In this season of constant change and continued COVID disappointment, adding a dash of any anxiety to our lives can allow emotions to rule our brains! In a nutshell, 2020 could be described as “highly emotional” for most of our students. We are so happy that God had already led us to bring our social and emotional literacy to campus as a part of every K-8th grade classroom. Our Social and Emotional Literacy (SEL) program is one of the favorite things in each of our classes as students are exposed to the idea that they can recognize, identify and change their own feelings about any situation they find themselves in.
A special thanks also goes to our friends at the Arnette house for their help in getting the SNAP program into our 2nd through 4th-grade classes. SNAP, you ask? What does SNAP stand for? Our students who are currently enjoying this program will proudly tell you what the acronym is, accompanying each word with a hand motion. To save time and the embarrassment of me doing a video of the motions, I will just tell you what SNAP stands for: Stop Now And Plan. A simple yet powerful idea.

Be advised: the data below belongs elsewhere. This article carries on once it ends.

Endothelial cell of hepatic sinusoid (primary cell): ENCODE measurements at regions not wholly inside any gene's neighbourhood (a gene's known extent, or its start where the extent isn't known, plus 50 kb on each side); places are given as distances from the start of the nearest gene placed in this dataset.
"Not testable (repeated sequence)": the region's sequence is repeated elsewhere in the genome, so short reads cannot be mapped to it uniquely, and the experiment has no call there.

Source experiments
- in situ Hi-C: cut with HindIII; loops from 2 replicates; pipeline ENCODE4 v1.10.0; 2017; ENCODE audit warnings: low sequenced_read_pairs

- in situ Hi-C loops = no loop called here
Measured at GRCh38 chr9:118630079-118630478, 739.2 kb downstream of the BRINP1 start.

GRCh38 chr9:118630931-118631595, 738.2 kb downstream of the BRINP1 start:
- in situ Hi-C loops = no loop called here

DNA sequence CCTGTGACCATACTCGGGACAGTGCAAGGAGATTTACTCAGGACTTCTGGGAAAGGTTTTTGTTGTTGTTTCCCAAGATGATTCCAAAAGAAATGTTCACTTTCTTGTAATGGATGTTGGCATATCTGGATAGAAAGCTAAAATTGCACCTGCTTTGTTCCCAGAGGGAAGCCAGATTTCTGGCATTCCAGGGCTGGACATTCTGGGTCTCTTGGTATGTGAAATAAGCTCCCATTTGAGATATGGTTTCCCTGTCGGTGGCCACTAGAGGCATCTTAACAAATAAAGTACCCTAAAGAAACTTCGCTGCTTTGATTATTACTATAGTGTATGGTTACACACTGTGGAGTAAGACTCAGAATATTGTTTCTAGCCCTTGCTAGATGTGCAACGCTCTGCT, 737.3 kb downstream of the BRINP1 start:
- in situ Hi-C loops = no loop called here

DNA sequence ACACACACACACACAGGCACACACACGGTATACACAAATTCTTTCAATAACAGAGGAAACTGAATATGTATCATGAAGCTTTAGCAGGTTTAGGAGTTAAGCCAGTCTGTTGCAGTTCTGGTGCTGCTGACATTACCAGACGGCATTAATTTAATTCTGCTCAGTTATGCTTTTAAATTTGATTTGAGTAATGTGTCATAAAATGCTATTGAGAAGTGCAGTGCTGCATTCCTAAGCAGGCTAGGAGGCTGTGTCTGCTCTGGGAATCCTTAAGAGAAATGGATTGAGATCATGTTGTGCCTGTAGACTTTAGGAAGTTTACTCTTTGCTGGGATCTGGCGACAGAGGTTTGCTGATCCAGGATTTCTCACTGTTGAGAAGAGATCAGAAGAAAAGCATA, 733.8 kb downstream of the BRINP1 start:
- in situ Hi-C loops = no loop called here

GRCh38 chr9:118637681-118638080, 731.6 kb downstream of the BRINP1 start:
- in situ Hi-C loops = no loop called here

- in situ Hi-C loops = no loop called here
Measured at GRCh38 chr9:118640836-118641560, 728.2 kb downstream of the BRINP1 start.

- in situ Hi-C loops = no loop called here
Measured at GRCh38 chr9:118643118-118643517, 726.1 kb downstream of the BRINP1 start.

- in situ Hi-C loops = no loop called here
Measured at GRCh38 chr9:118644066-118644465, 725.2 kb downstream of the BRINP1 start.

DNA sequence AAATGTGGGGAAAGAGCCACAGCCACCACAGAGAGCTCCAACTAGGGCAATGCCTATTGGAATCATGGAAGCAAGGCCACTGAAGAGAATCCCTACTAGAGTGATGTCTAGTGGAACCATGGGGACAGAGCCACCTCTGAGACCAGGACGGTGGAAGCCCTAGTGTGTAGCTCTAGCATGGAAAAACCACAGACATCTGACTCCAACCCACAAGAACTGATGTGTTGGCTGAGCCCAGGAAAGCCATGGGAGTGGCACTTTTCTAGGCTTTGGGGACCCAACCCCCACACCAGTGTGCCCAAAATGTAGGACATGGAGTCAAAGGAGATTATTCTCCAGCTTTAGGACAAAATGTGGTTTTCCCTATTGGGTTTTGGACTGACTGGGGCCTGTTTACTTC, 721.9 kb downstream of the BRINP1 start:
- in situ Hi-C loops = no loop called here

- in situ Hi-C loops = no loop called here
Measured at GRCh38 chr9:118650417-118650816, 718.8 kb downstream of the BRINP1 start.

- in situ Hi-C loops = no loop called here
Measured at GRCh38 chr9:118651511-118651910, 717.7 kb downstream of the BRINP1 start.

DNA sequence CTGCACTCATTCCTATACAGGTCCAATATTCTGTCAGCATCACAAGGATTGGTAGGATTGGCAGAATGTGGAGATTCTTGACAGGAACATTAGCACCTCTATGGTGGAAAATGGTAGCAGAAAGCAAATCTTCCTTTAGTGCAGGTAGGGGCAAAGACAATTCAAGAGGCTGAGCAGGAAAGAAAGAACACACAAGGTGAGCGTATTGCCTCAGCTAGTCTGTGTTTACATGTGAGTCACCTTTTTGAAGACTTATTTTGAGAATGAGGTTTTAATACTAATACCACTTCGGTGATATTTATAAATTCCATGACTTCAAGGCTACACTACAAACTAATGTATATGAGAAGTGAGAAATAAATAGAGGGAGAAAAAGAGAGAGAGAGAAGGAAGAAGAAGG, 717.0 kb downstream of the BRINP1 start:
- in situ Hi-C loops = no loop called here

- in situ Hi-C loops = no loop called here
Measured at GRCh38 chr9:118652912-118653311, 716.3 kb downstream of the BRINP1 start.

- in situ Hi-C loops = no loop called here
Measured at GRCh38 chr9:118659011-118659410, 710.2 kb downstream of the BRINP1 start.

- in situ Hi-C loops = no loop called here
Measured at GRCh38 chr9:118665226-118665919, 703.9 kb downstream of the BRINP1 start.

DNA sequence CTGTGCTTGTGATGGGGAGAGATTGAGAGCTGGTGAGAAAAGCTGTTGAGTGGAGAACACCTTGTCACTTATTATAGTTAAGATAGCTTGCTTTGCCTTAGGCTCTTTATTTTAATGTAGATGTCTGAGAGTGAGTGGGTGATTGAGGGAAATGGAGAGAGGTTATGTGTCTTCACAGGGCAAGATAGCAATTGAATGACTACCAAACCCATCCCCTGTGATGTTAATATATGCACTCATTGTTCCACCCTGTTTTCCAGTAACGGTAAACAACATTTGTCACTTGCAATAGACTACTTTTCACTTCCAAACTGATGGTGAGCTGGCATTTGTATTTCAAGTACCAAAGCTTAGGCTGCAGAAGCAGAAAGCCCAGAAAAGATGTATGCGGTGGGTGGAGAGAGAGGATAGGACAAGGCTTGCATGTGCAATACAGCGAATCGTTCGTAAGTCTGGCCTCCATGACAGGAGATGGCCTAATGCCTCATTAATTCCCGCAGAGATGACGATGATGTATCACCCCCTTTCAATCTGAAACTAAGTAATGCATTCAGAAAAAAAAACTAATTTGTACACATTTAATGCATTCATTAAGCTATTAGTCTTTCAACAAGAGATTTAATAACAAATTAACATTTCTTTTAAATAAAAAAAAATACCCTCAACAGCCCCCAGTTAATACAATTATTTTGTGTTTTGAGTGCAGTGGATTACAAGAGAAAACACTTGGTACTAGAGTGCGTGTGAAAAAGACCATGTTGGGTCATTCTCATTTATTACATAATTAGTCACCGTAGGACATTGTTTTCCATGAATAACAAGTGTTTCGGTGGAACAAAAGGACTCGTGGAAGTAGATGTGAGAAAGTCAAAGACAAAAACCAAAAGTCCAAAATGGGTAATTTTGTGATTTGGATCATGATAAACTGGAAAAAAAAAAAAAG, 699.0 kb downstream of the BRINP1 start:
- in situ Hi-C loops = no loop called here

Through this program, children are encouraged to describe how they feel, (angry, frustrated, mad, sad); how their bodies change/feel (hot, tense, red face, fast heartbeat, hands in fists); and what they may be thinking when they are angry or upset (I can’t believe this is happening to me, I’m going to get him back). They learn to identify the problem, which is the trigger.
- Stop: We teach the students things they can do to calm themselves down. They learn to snap their fingers, count to ten or take a few deep breaths.
- Now And: Students learn they can help themselves calm down with ideas like, “I can stop, I need to stop!” and “this is hard but I can do it.”
- Plan: Our students pick a plan that will work for them. They learn to discuss the problem with the other person involved, use words and “I statements” to talk about the problem, walk away, ask for help from a friend or teacher, etc.
We are currently learning how to notice our body cues. When I get angry, my heart beats fast and my face feels hot or when I am anxious, my body tingles and I feel hot all over.
Some of our funniest moments have been when the students get to role-play a tense situation. Through the laughter, we learn how to handle a situation with integrity: “Making our problems smaller instead of bigger” to use a S.N.A.P. phrase. We are grateful to have these programs available to us as we all grow through these uncertain times.